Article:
Judging by the rise in demand for consumer electronics and mobile devices, the demand for Intel's chips will not go down soon. There will be need for more and more powerful chips that consume less power, mainly for the mobile devices. The consumers send the demand signal, and it sends engineers working towards the next, more powerful processor.
Mary - http://www.jensenmarinedirect.com
Benchmarks for Sandy Bridge vs. Ivy Bridge are coming out:
The power advantage over 32 nm is not dramatic. It is quite scary, maybe it means without the big process change, it could have been much worse.
But it also might mean Sandy Bridge and Ivy Bridge will continue to cannibalize each other to some degree during this year.
One word of caution. Stacy Smith said 25 percent of volume shipments in Q2 would be on 22-nm, NOT 25 percent of production.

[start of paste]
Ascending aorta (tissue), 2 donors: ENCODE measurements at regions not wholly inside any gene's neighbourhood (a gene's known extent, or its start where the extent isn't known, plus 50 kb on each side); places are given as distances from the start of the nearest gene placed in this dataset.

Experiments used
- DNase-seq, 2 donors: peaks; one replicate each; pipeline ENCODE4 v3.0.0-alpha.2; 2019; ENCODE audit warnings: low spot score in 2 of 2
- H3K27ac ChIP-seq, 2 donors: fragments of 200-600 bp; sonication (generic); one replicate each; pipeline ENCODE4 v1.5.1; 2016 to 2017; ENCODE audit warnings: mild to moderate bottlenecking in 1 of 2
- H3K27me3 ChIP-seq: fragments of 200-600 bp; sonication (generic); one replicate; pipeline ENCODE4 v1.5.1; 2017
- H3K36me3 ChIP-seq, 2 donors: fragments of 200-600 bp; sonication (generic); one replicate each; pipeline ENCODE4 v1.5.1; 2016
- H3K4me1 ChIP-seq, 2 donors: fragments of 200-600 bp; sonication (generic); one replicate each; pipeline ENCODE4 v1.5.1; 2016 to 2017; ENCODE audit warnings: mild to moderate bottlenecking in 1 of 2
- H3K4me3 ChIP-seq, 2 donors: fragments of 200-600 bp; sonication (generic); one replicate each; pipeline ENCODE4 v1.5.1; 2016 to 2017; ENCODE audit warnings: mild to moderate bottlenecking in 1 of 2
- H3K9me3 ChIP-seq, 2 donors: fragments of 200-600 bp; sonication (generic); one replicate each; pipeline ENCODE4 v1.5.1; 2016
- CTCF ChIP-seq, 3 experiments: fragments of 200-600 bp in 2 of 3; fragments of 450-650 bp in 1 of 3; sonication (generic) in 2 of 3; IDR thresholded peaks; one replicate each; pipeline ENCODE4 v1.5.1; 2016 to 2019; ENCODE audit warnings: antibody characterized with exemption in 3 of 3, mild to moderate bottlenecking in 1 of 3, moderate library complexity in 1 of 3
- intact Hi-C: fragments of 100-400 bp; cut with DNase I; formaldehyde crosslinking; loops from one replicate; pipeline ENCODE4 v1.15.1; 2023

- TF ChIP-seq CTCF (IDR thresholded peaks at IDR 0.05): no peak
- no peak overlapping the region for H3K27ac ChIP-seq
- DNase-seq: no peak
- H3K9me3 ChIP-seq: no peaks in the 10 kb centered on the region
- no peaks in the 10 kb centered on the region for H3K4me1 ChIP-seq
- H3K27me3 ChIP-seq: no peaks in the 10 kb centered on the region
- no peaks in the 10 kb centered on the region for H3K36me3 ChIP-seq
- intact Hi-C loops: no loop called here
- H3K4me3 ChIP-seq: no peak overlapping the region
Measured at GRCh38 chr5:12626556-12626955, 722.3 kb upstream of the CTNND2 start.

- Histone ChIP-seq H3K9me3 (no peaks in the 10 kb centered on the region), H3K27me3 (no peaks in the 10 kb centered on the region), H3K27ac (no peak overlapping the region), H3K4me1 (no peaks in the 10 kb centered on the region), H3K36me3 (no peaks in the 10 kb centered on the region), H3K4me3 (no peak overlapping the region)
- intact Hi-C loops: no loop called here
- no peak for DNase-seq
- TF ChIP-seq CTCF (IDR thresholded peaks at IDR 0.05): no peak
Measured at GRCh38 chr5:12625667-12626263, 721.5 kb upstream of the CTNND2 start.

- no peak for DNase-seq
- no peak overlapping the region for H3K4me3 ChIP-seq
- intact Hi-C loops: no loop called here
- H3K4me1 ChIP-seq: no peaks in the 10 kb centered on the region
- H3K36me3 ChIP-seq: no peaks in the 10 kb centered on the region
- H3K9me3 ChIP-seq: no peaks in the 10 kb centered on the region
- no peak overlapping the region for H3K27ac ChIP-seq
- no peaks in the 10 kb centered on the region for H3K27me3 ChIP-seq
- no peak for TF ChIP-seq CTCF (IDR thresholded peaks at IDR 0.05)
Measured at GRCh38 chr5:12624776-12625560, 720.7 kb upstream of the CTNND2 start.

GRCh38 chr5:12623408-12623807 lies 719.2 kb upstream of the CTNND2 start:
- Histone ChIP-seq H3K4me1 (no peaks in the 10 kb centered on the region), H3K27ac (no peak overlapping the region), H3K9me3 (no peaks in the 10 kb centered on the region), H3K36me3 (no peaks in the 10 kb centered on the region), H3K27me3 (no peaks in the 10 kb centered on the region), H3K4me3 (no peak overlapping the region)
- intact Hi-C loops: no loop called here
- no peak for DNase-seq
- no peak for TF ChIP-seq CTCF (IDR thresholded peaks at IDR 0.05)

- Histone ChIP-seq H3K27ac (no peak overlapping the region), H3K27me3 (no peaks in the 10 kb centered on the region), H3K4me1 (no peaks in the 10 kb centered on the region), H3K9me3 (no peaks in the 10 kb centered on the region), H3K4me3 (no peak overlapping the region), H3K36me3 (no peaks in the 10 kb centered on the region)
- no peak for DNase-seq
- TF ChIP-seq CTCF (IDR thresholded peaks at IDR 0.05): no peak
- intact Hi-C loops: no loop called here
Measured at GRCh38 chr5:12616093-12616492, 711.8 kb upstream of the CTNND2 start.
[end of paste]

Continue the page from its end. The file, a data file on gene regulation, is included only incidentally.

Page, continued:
Reading between the lines is a dangerous thing to do but it would seem that Intel was producing 22-nm Ivy Bridge in 4Q11 and 1Q12 but had so many stockpiled 32-nm Sandy Bridge chips because of disk drive problems out of Thailand that is decide to ship those first and delay shipping Ivy Bridge.
This could be reponsible for a 22-nm shipment spike in Q2 while production continues to build more gradually.
They are clearly getting a head start on ramping this node. It begs the question as to how much competitive edge is being lost by the companies that abandoned their internal fabs to use foundries. For my personal experience working in a company that did it, the decision was not driven by the engineers but by the managment who were primarily focused on the short term financials.
I think they've been ironing out some 22nm issues too. The TDPs are coming in higher than expected and they are running hot when people try to overclock. They actually can't surpass Sandy Bridge overclocks.
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